EU funding FAQs
Yes, absolutely. The UK is still a full member of the EU, and UK applicants are eligible for EU funding for at least two more years, until new arrangements are agreed. The EU Funding team would urge potential applicants to make the most of the opportunity while it still exists and are here to help.
Any legally constituted organisation can benefit from EU funding, although each programme has its own eligibility rules. Some programmes, such as LEADER, and EAFRD are aimed directly at Small and Medium Sized Enterprises (SMEs), and most ERDF projects involve the creation of initiatives to support SMEs to develop. Many EU funding opportunities are suited to universities, local authorities and other organisations which support growth and development in the wider community.
The focus for the 2014-20 EU funding programmes is the Europe 2020 agenda, which is all about jobs and growth – ensuring the EU’s role as a global economic force – and it sees SMEs as fundamental to achieving healthy economic growth. Many EU funding programmes therefore seek to benefit SMEs, either as direct applicants or as the recipients of grant funding from an EU-supported grant scheme.
The EU definition of an SME is an enterprise employing fewer than 250 people or with an annual turnover below 50 million euros, although there are additional technical requirements which would need to be considered prior to applying for funding.
Every programme has different rules and priorities, but EU support could range from existing product and service development to the development of new products, or from delivering wider applications for university research expertise to specialist business support. The EU can also support organisations to develop partnerships across Europe, enabling them to share good practice and deliver joint benefits. Some EU programmes will support equipment and other capital investment to enable organisations to grow, and others support apprenticeships and workforce development. Go to the Funding by theme section to get ideas for funding sources which might suit your project.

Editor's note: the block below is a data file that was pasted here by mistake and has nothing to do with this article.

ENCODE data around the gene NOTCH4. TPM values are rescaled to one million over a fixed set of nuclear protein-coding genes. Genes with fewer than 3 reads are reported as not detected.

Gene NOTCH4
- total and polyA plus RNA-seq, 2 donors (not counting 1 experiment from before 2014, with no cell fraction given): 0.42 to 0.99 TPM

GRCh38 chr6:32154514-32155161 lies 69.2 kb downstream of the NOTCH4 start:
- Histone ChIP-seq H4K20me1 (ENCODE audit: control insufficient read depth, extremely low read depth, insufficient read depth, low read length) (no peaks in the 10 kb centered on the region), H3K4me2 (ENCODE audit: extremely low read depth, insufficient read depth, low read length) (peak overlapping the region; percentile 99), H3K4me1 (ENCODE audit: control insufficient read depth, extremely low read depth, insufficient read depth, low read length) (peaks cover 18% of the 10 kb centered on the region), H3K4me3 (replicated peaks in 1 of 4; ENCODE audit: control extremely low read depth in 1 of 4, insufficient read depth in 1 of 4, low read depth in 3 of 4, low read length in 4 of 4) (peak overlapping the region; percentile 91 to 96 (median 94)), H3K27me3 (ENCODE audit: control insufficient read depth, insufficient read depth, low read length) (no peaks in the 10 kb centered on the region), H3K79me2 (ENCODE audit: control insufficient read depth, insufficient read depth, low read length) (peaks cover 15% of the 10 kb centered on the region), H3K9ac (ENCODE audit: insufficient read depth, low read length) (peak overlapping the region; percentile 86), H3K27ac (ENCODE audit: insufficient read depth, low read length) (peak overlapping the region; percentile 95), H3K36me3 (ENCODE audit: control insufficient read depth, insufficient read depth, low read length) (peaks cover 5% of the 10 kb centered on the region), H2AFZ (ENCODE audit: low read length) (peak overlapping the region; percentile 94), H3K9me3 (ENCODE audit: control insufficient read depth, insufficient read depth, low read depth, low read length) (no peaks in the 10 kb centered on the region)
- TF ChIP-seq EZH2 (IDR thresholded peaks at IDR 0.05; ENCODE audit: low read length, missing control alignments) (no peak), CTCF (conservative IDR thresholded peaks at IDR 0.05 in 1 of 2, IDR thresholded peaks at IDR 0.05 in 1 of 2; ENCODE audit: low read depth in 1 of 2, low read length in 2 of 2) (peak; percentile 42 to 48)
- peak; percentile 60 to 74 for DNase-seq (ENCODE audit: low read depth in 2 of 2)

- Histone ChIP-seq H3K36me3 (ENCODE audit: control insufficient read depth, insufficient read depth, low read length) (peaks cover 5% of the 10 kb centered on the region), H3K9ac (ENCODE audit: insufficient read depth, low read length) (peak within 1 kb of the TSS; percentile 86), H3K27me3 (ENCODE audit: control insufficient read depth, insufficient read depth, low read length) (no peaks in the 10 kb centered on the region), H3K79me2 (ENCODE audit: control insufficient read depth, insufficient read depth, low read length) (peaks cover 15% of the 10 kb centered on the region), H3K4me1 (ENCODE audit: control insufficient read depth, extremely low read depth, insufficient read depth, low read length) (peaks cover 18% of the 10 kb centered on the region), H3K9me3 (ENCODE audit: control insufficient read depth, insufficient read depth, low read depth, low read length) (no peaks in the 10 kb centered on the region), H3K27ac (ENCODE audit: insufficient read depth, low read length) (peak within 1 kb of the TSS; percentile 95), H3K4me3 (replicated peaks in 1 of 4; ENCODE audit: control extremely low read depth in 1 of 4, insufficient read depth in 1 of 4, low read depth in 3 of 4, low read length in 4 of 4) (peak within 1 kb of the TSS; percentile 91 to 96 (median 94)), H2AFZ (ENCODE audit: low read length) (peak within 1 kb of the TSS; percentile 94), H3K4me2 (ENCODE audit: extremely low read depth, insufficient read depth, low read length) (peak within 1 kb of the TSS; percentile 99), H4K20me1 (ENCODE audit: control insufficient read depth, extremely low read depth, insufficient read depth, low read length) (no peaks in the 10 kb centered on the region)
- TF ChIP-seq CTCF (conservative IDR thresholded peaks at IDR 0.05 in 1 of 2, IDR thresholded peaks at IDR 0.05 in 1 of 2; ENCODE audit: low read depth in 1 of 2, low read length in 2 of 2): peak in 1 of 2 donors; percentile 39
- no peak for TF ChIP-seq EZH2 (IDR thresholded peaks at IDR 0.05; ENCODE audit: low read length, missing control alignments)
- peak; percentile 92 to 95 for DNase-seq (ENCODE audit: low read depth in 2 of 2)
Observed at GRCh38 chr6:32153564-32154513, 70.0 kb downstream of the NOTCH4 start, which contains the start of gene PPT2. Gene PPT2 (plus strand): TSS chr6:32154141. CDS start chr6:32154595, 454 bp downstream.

Every programme has different funding limits, and EU projects can range in size from a few thousand pounds to several million. You will almost always need match funding, but the percentage of match funding required will vary between programmes. The EU also has rules which prevent it from using funding to give individual companies and organisations a competitive advantage (State Aid), which can restrict the funding available.
There are many ways of getting EU investment directly into your business or organisation. Some programmes, however, do not allow project applicants or partners to profit directly from EU funding, although being a partner may bring other benefits, such as access to research, or new relationships with other businesses.
You would need to take careful advice on the status of the Intellectual Property Rights in relation to any products developed using EU funds.
The application and claims process can be technical, but there is lots of help available to steer you through the process.
While there are some EU Programmes which require you to work with partners in other EU countries, there is a lot of funding which is specifically for UK projects. Most of these opportunities are outlined in the Business growth, innovation and skills section.
It is always best to speak to an EU funding specialist before submitting an application. Some programmes have local staff dedicated to working directly with applicants, and there is expertise available locally on all the key programmes. If you’re not sure which programme is right for you, get in touch with us at EU.email@example.com and we will point you in the right direction.
To access any EU funding, you will need to complete an application form, and be prepared to submit funding claims with evidence of all relevant expenditure. You will also need to think about match funds and discuss the funding requirements with a specialist to ensure your project is likely to be a good fit.